Mariner and Boimler take advantage of the situation to beam themselves directly aboard the station. Mariner, having previously lived on Starbase 25, seeks out Malvus, an old Mizarian friend to see if he knows where the party will be held. Apparently, the party’s location is always a secret. However, Malvus has an axe to grind, and he demands that Mariner transport crates of Commander Data dolls filled with bubble bath to a set location before he’ll tell her. She and Boimler agree, but when station security attempts to pull them over, Malvus informs her via comm that the box contains illegal Klingon disruptors underneath the dolls. He wishes her an enjoyable stay in a penal colony.

Mariner opts to run, engaging in an epic car chase throughout the station, crashing through the Aviary and ultimately landing in a lake. Soaking wet and covered in bubble bath, the pair limps to the party, and the alien manning the door allows Boimler into the party but not Mariner. Mariner, predictably, pouts, and takes her frustration out on Boimler. Boimler, having had it with Mariner’s nonsense, storms into the party. Mariner heads down to a disreputable looking bar. Boimler eventually joins her, and they have a heart-to-heart about Mariner’s vulnerability. The bartender points out that Kirk and Spock once ended up at her bar after trying unsuccessfully to crash the Starbase 25 party.

Aboard the Cerritos, Captain Freeman is drowning in Dooplers until her own temper reaches critical mass, and she begins berating the whimpering Dooplers, enraging several of them. The angry Dooplers begin to fuse back together, so Freeman orders her crew to give the Dooplers a dressing down wherever possible. They’re wildly successful at reconstituting all of the Dooplers into the single Emissary, and Freeman beams to the station with T’Ana, Ransom, and Shaxs. They head to the party but are barred because the party is limited to officers serving aboard Luna-class ships and above. They, too, end up on the Station’s Promenade with nowhere to go until Mariner invites them into Kirk’s bar to drink with her and Boimler. Before they head into the bar, the Emissary comes to apologize for his lack of self-confidence and asks Freeman to recommend a tranquil place in which to rest. Freeman has the ship beam him to the party, where the bouncer’s refusal to admit him sparks another disastrous round of dooplercating.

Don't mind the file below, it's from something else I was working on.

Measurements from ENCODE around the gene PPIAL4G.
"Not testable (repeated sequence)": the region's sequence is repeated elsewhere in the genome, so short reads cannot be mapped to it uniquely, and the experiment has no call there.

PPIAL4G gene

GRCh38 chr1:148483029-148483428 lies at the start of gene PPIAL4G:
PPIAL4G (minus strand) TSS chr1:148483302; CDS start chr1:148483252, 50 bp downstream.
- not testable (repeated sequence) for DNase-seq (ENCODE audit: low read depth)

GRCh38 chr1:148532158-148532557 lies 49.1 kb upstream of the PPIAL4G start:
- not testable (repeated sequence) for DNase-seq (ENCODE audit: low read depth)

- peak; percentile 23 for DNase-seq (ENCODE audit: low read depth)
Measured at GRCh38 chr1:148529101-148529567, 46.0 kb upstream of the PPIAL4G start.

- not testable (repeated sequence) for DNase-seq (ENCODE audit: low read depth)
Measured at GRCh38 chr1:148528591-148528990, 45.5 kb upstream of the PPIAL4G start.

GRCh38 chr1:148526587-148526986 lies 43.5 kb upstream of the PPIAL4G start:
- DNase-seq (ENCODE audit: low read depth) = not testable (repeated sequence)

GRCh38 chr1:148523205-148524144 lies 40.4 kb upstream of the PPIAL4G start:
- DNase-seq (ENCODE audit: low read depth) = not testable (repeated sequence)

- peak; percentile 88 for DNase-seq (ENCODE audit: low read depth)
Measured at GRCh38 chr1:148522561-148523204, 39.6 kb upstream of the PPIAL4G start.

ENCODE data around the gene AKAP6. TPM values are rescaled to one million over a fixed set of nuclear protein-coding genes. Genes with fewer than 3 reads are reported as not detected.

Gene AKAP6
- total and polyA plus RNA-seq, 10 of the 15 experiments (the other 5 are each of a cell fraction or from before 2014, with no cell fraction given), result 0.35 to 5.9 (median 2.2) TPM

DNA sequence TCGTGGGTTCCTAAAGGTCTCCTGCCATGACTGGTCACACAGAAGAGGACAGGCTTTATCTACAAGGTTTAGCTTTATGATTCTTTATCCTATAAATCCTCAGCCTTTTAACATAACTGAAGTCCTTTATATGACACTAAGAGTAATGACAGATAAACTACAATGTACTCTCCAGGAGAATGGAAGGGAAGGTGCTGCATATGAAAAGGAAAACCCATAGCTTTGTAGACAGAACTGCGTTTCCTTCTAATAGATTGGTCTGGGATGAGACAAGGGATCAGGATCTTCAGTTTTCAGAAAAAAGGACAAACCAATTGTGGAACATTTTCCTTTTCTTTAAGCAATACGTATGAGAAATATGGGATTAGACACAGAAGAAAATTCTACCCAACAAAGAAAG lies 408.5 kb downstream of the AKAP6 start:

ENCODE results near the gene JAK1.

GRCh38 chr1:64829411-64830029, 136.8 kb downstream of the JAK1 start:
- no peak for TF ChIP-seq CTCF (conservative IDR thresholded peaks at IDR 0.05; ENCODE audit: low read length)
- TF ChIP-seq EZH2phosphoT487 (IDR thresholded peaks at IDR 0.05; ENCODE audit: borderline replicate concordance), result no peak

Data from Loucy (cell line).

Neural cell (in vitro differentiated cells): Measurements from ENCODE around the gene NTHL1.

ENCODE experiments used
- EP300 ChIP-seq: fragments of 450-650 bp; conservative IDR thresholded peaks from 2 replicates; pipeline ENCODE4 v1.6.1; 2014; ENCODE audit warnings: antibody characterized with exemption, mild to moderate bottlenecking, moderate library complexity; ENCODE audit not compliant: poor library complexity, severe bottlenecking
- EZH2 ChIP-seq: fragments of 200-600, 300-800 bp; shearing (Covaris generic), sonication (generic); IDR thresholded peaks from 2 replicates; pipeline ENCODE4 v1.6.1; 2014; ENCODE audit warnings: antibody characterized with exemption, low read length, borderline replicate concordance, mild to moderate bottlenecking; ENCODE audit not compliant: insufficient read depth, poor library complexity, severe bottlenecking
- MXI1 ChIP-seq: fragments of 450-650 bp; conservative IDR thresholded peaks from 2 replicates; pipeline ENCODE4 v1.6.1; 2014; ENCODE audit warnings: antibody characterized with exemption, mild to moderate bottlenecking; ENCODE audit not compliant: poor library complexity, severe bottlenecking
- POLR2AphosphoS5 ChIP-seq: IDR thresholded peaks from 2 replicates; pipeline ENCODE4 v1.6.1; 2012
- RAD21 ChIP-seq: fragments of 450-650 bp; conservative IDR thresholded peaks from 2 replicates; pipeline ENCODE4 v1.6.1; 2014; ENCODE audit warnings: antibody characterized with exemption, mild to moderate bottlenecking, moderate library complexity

Largely oblivious to the shenanigans taking place regarding the party, Tendi and Rutherford attempt to work on the Cerritos model that they started last year. Rutherford, having lost his memories, relies on notes left by his past self in order to complete the model, but for whatever reason, various parts of the mechanism confound him. As the Dooplers begin to flood the bar, he and Tendi attempt to flee with the model through a maintenance hatch. After strategically detonating the model warp core to breach the hatch, they find themselves in a shuttle bay where, once again, Dooplers threaten to overwhelm the space. Tendi demands that Rutherford leave the model behind so that they can continue to flee, but Rutherford refuses, explaining that he worries that he’s not as good at engineering or as a friend to Tendi as he was prior to losing his memories. Tendi explains that they never intended to complete the model because working on the model allowed them to hang out uninterrupted by anyone else. Their friendship affirmed, they, too, make it to Kirk’s Bar on Starbase 25 where Tendi presents Rutherford with a DS9 model that they can once again fail to complete.